On the 15th of December 2008 Ecuadorian President Rafael Correa took the unprecedented step of declaring that Ecuador would stop paying interest on commercial bonds owed by the government on the basis that they were ‘obviously immoral and illegitimate’. The decision came as a result of a comprehensive debt audit for which Ecuadorian civil society had been campaigning for a number of years.

Concern was over debt incurred under previous governments and for which many Ecuadorians felt they suffered an undue burden. This unrest was based on the belief that this debt was the result of illegal practices under former regimes, and as it turns out, they were right. The audit which aimed to establish the origins and nature of Ecuador’s external debt concluded that owing to the conditions on which they were issued and restructured, much of the private debts owed by Ecuador were illegal under both Ecuadorian and international law.

What followed from this audit was a series of shrewd financial manoeuvres by President Correa. A full scale default would not have been in Ecuador’s best interests. The possibility of being ostracised from world financial markets and the risk of being sued presented serious consequences. The threat of default however was strong enough for President Correa to cut a restructuring deal which resulted in Ecuador paying back only 35 cents in the dollar. This was helped a great deal by the President announcing the default on the very day that the three large hedge-funds which held much of the debt were being forced to liquidise their holdings as a result of the financial crisis. This devalued the debt considerably, allowing Correa to then use a large Ecuadorian bank to buy the loans back at rates high enough to fragment the debt distribution sufficiently to allow an extremely favourable restructuring deal to be forged.

Perhaps most importantly was the response from the multilateral finance institutions who, in not lodging any formal objections, implicitly offered some degree of support for such a process. This was a surprise to many, much of the mainstream media and many financial commentators condemned Ecuador for not playing by the rules and portrayed the step as a political manoeuvring by a renegade president. Their concern was over the precedent this sets, a precedent which allowed Ecuador an effective debt default despite having the ability to pay, and the worry that this will create grey areas over when debt is and isn’t required to be repaid, therefore undermining the principles on which international financial lending was structured.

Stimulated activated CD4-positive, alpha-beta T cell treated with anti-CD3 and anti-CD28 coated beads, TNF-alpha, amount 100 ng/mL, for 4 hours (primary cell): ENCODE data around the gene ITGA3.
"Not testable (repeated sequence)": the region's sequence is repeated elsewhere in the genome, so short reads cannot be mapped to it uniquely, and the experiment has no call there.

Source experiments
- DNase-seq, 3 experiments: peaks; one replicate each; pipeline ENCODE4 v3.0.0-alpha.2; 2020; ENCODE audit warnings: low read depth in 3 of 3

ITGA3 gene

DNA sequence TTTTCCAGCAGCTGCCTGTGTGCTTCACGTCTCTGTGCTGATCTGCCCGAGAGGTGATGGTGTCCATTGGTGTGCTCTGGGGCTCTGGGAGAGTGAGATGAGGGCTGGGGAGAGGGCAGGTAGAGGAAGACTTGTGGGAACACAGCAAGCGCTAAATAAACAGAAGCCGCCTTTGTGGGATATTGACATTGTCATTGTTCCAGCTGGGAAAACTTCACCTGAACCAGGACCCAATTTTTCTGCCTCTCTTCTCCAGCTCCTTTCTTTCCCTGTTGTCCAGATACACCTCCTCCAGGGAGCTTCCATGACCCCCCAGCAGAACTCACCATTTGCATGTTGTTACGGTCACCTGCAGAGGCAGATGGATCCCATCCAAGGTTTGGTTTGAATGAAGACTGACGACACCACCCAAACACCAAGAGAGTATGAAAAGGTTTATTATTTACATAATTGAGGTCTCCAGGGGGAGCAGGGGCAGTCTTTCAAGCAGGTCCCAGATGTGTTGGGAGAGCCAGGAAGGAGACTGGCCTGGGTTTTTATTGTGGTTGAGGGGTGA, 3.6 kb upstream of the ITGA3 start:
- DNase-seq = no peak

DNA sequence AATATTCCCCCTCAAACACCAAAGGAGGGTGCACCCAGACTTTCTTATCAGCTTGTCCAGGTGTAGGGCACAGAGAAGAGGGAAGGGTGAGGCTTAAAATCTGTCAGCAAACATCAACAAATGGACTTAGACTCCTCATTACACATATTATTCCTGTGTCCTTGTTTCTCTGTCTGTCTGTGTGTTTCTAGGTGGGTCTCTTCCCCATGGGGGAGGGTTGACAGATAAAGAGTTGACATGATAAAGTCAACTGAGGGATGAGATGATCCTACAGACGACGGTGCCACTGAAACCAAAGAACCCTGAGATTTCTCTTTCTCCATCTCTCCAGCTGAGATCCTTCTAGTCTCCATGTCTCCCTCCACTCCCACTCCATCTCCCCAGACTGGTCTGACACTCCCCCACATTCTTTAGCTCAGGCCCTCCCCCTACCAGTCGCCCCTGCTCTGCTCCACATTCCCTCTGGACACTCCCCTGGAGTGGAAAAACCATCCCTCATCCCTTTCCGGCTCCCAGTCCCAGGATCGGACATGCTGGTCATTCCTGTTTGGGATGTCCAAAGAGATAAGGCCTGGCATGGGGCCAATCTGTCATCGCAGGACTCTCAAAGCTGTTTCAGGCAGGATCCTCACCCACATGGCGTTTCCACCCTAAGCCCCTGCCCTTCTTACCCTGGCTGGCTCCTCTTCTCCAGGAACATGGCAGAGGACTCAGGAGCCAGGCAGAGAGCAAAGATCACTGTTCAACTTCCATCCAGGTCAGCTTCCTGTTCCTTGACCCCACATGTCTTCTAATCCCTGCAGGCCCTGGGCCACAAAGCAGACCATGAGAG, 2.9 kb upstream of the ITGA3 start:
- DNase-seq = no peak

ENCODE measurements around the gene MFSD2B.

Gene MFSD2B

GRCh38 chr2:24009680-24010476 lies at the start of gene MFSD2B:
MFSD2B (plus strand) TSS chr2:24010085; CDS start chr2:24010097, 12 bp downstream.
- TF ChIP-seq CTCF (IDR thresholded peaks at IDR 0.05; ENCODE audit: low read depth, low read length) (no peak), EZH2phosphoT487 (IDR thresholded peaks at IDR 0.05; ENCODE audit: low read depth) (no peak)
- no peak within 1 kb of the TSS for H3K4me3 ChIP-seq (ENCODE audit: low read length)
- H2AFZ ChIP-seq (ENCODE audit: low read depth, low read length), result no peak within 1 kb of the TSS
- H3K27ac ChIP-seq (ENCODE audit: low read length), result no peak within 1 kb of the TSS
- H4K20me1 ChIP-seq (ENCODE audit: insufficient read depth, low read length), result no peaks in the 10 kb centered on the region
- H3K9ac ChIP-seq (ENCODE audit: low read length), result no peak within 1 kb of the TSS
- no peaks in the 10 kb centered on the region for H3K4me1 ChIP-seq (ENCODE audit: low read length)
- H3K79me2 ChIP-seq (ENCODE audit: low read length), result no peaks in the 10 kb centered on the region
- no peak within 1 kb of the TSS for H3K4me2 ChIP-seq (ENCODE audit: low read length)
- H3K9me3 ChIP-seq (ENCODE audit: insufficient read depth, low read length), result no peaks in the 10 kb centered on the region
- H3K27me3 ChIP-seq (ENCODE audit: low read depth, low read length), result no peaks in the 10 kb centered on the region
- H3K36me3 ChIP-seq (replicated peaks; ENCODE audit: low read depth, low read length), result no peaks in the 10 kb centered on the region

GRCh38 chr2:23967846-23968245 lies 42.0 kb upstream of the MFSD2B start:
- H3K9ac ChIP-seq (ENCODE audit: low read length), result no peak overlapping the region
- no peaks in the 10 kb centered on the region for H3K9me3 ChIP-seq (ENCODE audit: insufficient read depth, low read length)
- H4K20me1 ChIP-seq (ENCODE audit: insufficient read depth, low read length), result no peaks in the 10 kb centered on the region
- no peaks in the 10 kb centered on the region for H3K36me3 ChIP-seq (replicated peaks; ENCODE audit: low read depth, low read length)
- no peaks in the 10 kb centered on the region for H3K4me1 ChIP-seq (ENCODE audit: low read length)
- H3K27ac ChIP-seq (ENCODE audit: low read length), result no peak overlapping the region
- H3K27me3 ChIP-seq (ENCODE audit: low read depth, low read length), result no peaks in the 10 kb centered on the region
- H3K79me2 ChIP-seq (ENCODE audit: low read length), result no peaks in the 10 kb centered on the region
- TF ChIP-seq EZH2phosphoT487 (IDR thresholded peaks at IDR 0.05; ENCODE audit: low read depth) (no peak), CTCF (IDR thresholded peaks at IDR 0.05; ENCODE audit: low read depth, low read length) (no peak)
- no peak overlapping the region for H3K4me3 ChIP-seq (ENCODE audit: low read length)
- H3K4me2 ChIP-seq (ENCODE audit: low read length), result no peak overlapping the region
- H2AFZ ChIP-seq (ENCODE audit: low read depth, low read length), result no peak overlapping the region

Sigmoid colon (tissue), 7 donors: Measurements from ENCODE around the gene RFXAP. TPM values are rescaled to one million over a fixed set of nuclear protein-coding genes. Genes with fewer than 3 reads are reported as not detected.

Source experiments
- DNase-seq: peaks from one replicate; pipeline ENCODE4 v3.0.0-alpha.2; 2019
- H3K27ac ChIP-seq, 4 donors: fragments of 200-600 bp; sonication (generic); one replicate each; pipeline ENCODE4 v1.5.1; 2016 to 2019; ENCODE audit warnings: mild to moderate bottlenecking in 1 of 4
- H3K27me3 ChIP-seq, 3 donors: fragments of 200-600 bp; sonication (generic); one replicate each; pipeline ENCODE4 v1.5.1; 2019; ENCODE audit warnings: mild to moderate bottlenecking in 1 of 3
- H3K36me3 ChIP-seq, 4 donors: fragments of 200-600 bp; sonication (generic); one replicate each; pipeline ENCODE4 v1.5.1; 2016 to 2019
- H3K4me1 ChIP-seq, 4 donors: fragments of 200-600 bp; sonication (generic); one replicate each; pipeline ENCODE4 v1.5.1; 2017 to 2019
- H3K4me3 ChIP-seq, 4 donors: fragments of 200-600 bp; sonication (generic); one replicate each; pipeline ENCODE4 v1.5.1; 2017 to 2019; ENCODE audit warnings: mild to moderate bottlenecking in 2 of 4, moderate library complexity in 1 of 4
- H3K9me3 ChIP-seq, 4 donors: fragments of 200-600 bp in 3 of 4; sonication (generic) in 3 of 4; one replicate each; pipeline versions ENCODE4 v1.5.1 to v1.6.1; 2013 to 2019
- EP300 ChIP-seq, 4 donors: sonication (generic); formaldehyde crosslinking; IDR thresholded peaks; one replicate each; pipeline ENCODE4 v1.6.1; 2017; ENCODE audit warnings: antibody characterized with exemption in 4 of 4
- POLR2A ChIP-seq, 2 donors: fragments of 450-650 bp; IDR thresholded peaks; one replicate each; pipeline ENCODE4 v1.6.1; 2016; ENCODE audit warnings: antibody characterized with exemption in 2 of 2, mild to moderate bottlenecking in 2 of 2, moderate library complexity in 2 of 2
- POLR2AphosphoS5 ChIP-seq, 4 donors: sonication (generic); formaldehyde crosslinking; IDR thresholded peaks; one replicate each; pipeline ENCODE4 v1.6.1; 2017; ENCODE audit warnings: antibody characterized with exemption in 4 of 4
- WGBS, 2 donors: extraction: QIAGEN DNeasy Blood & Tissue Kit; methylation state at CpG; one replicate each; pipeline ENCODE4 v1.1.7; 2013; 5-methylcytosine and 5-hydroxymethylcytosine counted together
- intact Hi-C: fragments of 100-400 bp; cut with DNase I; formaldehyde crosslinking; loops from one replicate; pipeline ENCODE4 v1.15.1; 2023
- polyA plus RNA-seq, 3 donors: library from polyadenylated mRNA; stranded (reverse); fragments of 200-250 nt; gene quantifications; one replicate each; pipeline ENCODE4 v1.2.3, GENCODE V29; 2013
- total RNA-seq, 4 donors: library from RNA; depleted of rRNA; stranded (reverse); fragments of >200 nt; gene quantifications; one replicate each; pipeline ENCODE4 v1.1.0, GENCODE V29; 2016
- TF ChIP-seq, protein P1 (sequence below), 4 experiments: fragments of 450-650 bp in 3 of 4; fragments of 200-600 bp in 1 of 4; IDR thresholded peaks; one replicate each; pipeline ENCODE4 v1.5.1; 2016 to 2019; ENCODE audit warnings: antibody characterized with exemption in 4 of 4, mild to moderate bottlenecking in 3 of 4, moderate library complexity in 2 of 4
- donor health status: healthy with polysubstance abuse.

These opposing reactions has therefore created clear tension and uncertainty regarding illegitimate debt and default. It does however significantly strengthen the call for an international system of fair and transparent arbitration as is advocated by a wide network of organisations including the Jubilee Movement. The adoption of such a system would allow issues of illegitimate debt to be addressed while maintaining security and stability in the international financial system, working out compromises which acknowledge fairness and responsibility.

The call for such a system is continually being strengthened as a result of various countries signalling their intentions to follow the same path as Ecuador. On December the 30th 2009 Bolivian Parliament approved resolution to set up an commission for a review of the external debt of Bolivia. In Paraguay President Fernando Lugo similarly signalled his wish for such a process and in Zimbabwe, civil society has long been calling for an audit to identify the staggering amount of odious debt incurred as part of the post colonial burden. This is an issue of tremendous relevance not only for countries in the developing world, but in the developed world as well. Iceland and Greece are two examples of countries suffering heavily as a result of increasing external debt burdens. Fair and Transparent Arbitration is therefore poised to be an issue of much debate in times to come and an idea which may cement itself as an essential part of the post-crisis financial infrastructure. This would be good news for many, especially for the poor for whom the repayment of illegitimate debt has hampered their countries efforts at poverty reduction for decades.

Drew Ritchie, Jubilee Scotland



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